Summer is almost here! Soon you will be turning in your sweaters for bathing suits and cover ups. We all love the beach but if you don't prepare, it can quickly turn into temper tantrums, sunburns, and heat cramps!It is important that when planning a day at the beach with your little ones, you have everything you need to keep them safe from the harmful effects of the sun. Dr. Katie Friedman, board certified pediatrician and co-founder of foreverfreckled.com, is going to break down the must-haves for your family beach day.
Sun Protection. This should be every parents #1priority when heading to the beach. UVA and UVB rays not only cause cancer, but sunburns are horribly painful and uncomfortable. Although sunblocks and sticks are imperative, physical barriers such as SPF clothing, umbrellas, and shade are equally as important. Please remember that children under the age of 6 months cannot wear sunblock and if you take your infant to the beach, you must haveshade. I love the portable pop-up cabana. It is perfect for your child'snap and easy to carry and setup! Shade provides only partial protection against UV rays. Without sunscreen or other protection, an infant without protection can still get sunburned. Make sure to apply sunblock 15-30 minutes before getting to the beach and reapply every 45 minutes - 1 hour. Sometimes we can get caught up with building sandcastles and playing in the waves and forget to reapply sunblock. This can lead to serious sunburns and heat illness. An important tip is to set a timer on your phone every hour to remind you it is time to reapply.
Eye Protection- While many parents religiously slather on the sunscreen, very few remember the importance of protecting their child’s eyes. Sunglasses are just as important for a day in the sun as sunblock is. UVA and UVB rays can cause short term and long term damage to your little one’s eyes. I love BÉABA’s line of baby and toddler sunglasses. They have 100% protection against both UVA and UVB rays and are super comfortable. They have an ergonomic wrap around design which helps them to stay on your baby’s head.
Hydration, Hydration, Hydration.A day at the beach should be treated as if your child is participating in a sporting event. Itis recommended that a childdrinks 5 to 9 ounces of water (10 to 18 "gulps") every 20 minutes during activity depending on weight (teenagers should drink more). Younger children should be given water bottles with marks on the sides showing how much they should drink or be told how many "gulps" to drink. Bring a cooler filled with hydrating fruits like watermelon, strawberries, and cantaloupe. It is important to take breaks from the sun and rehydrate.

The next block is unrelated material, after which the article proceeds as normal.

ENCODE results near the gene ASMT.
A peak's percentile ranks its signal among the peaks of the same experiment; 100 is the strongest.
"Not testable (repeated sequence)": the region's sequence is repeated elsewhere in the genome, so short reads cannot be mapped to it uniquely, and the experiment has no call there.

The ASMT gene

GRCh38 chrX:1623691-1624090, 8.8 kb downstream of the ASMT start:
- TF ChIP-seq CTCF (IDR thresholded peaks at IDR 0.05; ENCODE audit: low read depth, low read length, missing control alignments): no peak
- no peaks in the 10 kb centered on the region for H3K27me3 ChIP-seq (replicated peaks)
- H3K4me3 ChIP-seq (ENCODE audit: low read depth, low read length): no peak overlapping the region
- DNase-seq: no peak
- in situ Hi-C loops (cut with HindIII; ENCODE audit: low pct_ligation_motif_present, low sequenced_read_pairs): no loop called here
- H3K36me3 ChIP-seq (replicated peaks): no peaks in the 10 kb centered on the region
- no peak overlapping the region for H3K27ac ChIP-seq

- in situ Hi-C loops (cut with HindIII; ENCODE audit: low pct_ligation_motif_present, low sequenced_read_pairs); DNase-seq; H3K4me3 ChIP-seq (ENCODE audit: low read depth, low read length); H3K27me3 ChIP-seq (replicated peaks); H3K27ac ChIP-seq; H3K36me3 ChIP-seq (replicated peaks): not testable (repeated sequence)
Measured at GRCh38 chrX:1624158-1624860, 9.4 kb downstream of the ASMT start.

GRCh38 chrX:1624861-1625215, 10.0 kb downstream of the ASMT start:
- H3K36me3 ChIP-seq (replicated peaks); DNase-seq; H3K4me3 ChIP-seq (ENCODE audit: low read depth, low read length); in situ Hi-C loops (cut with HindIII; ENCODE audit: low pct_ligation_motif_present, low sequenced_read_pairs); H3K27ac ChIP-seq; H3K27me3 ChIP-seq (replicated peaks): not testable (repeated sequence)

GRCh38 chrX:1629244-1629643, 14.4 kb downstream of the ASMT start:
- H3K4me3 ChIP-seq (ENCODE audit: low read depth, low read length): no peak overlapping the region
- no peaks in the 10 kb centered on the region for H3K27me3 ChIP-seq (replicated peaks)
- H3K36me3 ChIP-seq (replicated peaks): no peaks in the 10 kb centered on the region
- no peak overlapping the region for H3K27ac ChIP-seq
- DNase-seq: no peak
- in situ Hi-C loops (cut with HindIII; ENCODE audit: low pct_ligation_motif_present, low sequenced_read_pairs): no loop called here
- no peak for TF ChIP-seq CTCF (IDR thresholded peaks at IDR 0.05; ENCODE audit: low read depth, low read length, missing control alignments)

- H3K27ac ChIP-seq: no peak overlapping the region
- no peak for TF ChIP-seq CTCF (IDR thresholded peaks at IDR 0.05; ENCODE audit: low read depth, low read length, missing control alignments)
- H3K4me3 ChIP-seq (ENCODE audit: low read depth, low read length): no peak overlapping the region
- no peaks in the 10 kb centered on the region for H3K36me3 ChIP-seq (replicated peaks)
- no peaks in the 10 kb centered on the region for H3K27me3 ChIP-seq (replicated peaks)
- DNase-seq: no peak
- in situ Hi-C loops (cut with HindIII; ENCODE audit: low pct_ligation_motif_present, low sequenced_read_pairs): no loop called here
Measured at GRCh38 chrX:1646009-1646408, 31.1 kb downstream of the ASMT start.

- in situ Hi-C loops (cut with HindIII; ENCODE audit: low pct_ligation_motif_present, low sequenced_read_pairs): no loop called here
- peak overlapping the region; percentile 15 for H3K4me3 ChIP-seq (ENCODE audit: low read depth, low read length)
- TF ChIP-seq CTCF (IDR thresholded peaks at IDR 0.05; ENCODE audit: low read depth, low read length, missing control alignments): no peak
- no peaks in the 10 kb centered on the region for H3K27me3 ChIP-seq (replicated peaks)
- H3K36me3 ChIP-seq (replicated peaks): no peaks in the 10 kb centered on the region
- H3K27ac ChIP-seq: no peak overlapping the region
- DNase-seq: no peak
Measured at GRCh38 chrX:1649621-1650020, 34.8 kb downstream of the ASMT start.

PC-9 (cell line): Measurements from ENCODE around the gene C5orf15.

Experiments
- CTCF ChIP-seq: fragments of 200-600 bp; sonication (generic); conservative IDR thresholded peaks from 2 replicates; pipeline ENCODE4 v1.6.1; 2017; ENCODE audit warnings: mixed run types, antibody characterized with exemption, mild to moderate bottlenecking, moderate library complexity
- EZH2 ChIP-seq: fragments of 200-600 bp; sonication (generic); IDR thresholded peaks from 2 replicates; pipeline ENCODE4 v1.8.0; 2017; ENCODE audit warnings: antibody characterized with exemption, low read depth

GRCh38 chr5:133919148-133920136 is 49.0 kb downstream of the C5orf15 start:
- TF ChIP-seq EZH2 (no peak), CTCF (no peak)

It’s another busy morning, just like any other, except it’s summertime. You have your satchel packed with all of your most important documents, folders, and your laptop. The diaper bag is full of anything and everything baby could possibly (so you think) and you’re walking out the door. You grab your keys and sitting right next to your keys are your sunglasses. You throw them on and you hit the road.
Your sunglasses are a staple for those summer mornings. They don’t just bring together that perfect outfit, they also help you drive safely and allow you to walk around with your head held high, protecting your eyes from the sun’s harmful rays.
So you continue your day, you run errands and walk around enjoying the weather, but baby starts to cry. You try changing, feeding and still the crying does not stop. One possibility is that it’s too bright outside. You don’t go anywhere in the summertime without your shades, but did you know that baby’s eyes are more susceptible to sun damage than your own?
Young eyes receive 3 times more UV exposure than those of adults. This is because babies and children have larger pupils and clearer lenses. Making sure your kids wear sunglasses is more important than just avoiding discomfort, but it could also protect them from skin cancer around their eyes, cataracts, and macular degeneration!
Despite all of these frightening facts, only 29% of parents make sure that their kids wear sunglasses frequently or always.
Protecting your baby’s eyes is as easy as leaving an additional pair of sunglasses next to your keys and throwing them on in the morning. Ensuring that baby wears sunglasses for 30 minutes a day when exposed to the sun can result in 3,000 hours of UV free time! Learn more about how you can protect your baby’s eyes here.